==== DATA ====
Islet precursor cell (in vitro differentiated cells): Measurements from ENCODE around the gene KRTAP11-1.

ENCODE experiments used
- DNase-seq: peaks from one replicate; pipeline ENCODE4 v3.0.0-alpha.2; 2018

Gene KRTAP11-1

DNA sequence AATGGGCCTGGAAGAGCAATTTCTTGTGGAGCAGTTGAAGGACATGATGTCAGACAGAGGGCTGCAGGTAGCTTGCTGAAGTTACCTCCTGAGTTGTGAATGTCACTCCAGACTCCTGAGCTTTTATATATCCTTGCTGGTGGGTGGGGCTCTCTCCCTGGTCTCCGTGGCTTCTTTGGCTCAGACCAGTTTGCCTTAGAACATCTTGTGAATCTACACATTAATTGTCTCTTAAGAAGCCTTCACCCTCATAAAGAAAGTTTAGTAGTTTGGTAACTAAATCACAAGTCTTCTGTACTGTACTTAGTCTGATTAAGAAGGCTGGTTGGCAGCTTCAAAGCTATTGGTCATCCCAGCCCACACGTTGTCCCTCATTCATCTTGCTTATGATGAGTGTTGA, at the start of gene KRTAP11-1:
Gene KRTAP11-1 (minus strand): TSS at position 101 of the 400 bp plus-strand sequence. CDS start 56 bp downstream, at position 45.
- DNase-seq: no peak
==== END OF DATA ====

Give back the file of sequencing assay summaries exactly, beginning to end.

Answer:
Islet precursor cell (in vitro differentiated cells): Measurements from ENCODE around the gene KRTAP11-1.

ENCODE experiments used
- DNase-seq: peaks from one replicate; pipeline ENCODE4 v3.0.0-alpha.2; 2018

Gene KRTAP11-1

DNA sequence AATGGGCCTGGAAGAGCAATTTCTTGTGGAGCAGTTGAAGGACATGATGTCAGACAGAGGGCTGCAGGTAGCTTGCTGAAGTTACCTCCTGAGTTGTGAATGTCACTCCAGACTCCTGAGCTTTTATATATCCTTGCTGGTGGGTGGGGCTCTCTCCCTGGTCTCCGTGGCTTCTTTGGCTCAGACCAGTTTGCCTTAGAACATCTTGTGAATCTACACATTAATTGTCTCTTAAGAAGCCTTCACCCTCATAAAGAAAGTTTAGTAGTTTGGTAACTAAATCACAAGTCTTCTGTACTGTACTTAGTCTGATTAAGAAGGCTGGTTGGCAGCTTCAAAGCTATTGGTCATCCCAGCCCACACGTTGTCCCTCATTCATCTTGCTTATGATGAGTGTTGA, at the start of gene KRTAP11-1:
Gene KRTAP11-1 (minus strand): TSS at position 101 of the 400 bp plus-strand sequence. CDS start 56 bp downstream, at position 45.
- DNase-seq: no peak